What’s a Past Practice?

What constitutes a past practice in labor relations? In what cases can a past practice be considered illegal?

One of the most common disputes between labor and management is over whether something is a past practice.

Unions frequently tell management that it may not make a change, because the change would be a change in a past practice.

For the most part, past practices may be changed, but management must first bargain with the union over the change in practice.

Some practices cannot be changed if they have become terms of the collective bargaining agreement. A practice which has become the custom for how an agreement is interpreted becomes a provision of the collective bargaining agreement and may not be changed until the agreement is re-negotiated. If a past practice is changed without notice and bargaining with the union over such change is an unfair labor practice.

Four Elements of Past Practices

There are four elements that must exist for there to be a past practice.

Element 1

The practice must concern a working condition. Only something which is a working condition can become a past practice.

To be a working condition, it must pertain to employees in the bargaining unit, and it must directly affect the employment relationship of bargaining unit employees.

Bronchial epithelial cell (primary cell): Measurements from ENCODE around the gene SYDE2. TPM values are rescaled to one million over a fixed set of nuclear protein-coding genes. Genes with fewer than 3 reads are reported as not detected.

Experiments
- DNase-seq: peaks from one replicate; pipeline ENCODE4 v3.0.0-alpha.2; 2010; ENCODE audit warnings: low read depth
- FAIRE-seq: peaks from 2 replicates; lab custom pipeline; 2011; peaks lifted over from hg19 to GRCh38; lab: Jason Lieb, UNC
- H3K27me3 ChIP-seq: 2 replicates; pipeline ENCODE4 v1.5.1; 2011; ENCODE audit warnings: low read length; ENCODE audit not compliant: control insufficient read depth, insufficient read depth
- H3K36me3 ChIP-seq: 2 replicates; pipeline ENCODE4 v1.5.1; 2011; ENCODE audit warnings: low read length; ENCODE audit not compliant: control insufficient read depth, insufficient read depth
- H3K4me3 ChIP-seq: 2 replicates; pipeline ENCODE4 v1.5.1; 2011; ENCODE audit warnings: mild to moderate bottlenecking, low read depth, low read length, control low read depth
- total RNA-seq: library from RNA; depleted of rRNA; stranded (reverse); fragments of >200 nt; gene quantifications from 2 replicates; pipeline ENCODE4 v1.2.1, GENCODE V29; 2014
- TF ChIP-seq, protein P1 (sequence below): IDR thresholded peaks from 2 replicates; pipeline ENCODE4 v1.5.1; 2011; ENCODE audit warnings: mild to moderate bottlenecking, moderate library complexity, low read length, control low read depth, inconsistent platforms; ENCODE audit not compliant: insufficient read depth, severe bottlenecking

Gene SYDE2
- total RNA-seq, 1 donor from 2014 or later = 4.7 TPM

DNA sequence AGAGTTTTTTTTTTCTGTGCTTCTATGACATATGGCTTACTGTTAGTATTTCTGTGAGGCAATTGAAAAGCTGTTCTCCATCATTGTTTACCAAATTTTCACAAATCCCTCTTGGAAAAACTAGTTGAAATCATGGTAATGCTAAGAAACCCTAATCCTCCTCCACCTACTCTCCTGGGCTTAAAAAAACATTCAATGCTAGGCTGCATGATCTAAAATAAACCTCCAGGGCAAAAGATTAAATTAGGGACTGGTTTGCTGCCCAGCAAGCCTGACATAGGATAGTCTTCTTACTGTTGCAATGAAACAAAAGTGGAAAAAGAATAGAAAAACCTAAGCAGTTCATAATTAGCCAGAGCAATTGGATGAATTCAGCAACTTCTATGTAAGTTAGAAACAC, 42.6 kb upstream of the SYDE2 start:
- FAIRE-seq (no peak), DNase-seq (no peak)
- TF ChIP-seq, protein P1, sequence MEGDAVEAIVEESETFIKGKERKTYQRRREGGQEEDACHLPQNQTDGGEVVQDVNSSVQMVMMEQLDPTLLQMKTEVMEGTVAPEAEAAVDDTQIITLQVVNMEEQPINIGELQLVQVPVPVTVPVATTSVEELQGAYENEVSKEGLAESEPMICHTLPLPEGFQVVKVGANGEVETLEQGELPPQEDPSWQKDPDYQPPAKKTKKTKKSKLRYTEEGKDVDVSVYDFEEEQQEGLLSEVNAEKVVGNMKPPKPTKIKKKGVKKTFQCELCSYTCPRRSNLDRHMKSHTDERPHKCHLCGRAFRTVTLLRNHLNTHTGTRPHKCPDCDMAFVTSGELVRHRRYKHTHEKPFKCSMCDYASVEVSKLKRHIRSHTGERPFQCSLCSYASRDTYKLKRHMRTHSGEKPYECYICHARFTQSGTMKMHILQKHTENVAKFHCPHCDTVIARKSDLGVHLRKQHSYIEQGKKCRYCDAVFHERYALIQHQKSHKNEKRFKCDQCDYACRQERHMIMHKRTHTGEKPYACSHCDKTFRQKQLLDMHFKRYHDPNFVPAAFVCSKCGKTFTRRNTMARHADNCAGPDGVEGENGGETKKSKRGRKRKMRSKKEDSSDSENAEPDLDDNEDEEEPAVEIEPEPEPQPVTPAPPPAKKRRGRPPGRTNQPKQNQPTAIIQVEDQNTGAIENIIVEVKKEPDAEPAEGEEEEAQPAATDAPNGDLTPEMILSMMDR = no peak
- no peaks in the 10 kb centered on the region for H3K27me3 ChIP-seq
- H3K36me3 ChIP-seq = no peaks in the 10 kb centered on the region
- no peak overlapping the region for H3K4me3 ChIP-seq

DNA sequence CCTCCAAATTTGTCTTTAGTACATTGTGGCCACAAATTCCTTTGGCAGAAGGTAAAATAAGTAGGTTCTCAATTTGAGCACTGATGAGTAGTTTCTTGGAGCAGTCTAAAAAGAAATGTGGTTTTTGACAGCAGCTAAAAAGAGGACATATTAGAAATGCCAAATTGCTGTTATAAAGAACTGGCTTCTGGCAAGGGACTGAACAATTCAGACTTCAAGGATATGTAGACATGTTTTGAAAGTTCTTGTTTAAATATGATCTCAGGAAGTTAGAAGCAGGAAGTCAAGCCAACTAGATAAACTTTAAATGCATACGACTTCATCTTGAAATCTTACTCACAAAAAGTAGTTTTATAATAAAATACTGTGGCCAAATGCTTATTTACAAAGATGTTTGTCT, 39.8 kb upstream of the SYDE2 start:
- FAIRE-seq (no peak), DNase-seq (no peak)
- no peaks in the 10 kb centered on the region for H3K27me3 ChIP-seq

If a practice develops of allowing retired employees to visit the workplace, stopping their       access is not a change in a past practice, because practices concerning non-bargaining unit employees are not working conditions.  In other words, a practice concerning retired employees is not a working condition, because it does not pertain to bargaining unit employees and therefore cannot become the basis for a past practice.

Element 2

The practice must be exercised consistently. The consistent exercise of a practice is dependent on the nature of the practice. The more often a particular practice would naturally occur over a given period, the more often it must be shown to have occurred.

If something takes place once a year, then it must have occurred each year for a number of years. If something happens every day, it must have occurred every day for a period of months or for some other substantial period.


If a practice develops of employees drinking beverages at their desks, there must be a showing that this practice was exercised consistently. It would not be sufficient to show that employees occasionally drank beverages. There must be evidence that employees regularly drank beverages at their desks because drinking beverages is the type of practice which occurs on a regular basis. If the practice in question only occurs once a year, then there would need to be evidence that showed it occurred for a number of years in row.

Element 3

The practice must be in existence for a sufficient period of time, depending on the nature of the practice. The length of time a practice must be in existence depends on what the practice is. If a practice occurs frequently, the period required would be shorter. If the practice occurs infrequently, the period would have to be longer. 


Employees have been permitted two hours of administrative leave for donating blood each of the five times blood donations have been requested over the past year. This might be considered a sufficiently long period of time, since each time blood donations were requested, administrative leave was granted. However, if blood donations occurred only once a year, a one-year practice would not be sufficient.

Element 4

The practice must be known by management and agreed to or acquiesced in by it.